Libyan protests deepen Sarraj’s isolation and expose Turkey’s role

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Fayez al-Sarraj, head of the Presidency Council of the Libyan Government of National Accord (GNA), failed to contain the growing popular discontent and to absorb the anger of the demonstrators in the streets and squares of the capital, Tripoli.

His failure on that front coincided with his increasing troubles with a number of Misrata militias loyal to his Minister of Interior, Fathi Bashagha, especially the Al-Somoud militia led by Salah Badi, which has escalated its criticism of Sarraj, in a development threatening to worsen his political isolation.

Sarraj admitted that “several transgressions have occurred” during the Sunday demonstration, but he blamed the demonstrators who, he said, “did not complete the legal procedures and obtain the authorisations to demonstrate from the concerned authorities so that these authorities could ensure their safety and protect them from intruders, which was exactly what happened yesterday (Sunday).”

He claimed that outsiders “infiltrated the protesters.” The latter, he said, had “very legitimate” demands, but he claimed that some of the infiltrators “were armed and there was vandalism and damage to public and private property,” stressing that such behaviour “could not be tolerated.”

It was obvious that Sarraj was seeking to deflect the GNA’s responsibility for the attacks on the protesters and for the deterioration of the situation in Tripoli and the entire western region. That is why, barely had he finished his televised speech that the demonstrations ignited again and increased in frequency, acquiring this time the moniker of the “August 23 Hirak”.

The protesters reaffirmed their demands for Sarraj’s departure, chanting “Leave, leave, leave”. Soon, however, the protests evolved into a movement of civil disobedience throughout the streets of the capital, Tripoli, and Sarraj was given 24 hours to announce his resignation “out of respect for the Libyan people.”

Several other cities in western Libya, including Sabrata and Mazda, quickly joined in the protest movement, at a time when Libyan sources revealed the identity of those who shot at peaceful demonstrators in the capital, Tripoli.

These sources confirmed that it was the Al-Nawasi and Al-Radaa militias who were in charge of suppressing the peaceful demonstration that took place in the capital, Tripoli, by firing on the demonstrators and conducting a widespread arrest campaign, in addition to cordoning off the main streets in the centre of the capital.

Following Sarraj’s speech, Ihmida al-Jarou, the spokesman for the Al-Somoud militia, attacked Sarraj on Twitter. He called him “a liar” and “unfit to lead a municipality, let alone a country,” and described his speech as “meek and confused.”

Libyan security sources revealed that Sarraj sought the help of the Turkish intelligence stationed in Tripoli to have the spontaneous popular movement infiltrated by individuals loyal to him who would raise demands in line with Turkish interests, and to try and produce a leadership for this movement that would be loyal to Sarraj.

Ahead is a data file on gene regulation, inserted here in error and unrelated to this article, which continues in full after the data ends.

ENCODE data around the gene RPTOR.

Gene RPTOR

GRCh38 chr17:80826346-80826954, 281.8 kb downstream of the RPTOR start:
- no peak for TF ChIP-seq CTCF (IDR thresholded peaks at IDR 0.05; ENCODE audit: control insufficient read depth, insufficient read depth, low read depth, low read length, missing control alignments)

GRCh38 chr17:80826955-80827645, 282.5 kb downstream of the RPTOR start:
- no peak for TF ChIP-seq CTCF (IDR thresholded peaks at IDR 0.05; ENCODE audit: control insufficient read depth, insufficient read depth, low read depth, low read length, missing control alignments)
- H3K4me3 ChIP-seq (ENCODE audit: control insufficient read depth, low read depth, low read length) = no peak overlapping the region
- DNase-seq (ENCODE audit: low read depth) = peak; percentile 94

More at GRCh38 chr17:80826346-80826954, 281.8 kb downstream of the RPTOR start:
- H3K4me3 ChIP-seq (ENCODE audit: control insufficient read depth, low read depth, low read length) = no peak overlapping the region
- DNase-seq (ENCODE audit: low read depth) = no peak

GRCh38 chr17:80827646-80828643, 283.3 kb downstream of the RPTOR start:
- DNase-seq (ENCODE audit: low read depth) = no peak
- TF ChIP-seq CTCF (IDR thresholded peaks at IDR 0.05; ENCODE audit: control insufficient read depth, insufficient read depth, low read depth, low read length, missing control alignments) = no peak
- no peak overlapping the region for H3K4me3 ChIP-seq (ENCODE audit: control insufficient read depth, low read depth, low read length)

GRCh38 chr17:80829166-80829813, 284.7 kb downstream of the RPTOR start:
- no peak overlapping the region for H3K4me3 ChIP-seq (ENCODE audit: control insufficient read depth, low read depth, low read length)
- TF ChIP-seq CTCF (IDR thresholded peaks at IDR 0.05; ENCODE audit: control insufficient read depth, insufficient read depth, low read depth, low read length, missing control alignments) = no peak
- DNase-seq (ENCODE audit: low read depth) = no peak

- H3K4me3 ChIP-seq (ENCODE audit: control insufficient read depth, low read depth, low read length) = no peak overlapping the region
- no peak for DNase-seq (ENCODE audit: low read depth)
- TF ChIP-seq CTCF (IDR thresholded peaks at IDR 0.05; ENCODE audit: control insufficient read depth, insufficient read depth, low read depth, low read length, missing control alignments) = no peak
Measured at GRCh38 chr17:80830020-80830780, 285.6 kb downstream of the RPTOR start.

Libyan newspaper Al-Marsad Al-Libi quoted unnamed Libyan security sources as saying that the Turkish Intelligence Division in the capital, Tripoli, held a first meeting on Tuesday at the Maitiga base, followed by another one at the Abu Sitta base, with Libyan leaders of armed groups and instructed them to infiltrate the popular Hirak and change the course of its political and social demands.

The paper pointed out that Turkish intelligence “was very disturbed by the citizens’ slogans and chants against Turkey’s seizure of Libyan funds and siphoning them from the Government of National Accord, in addition to paying tens of millions to Syrian mercenaries.”

The paper further said that the Turkish directives to the militias included deflecting the chants and slogans against Sarraj, the Syrian mercenaries and the deterioration of living conditions, into ones demanding the immediate reopening of the oil terminals and going back to business as usual there.

Sarraj had announced his intention to carry out an urgent cabinet reshuffle, especially with regard to the service ministries, and said that the selection of the new ministers would be based on competence, capabilities and clean hands.

“We may resort to taking exceptional measures to overcome the problem of the quota system in order to implement the cabinet reshuffle,” he said.

He also called on the judicial institutions and the attorney general’s office to take firm measures against every public employee suspected of corruption.

Sarraj renewed his call for general elections next March, as defined in a statement he issued last Friday, according to which he decided a ceasefire on all Libyan lands.

This article was republished with permission from the Arab Weekly.

Ahval

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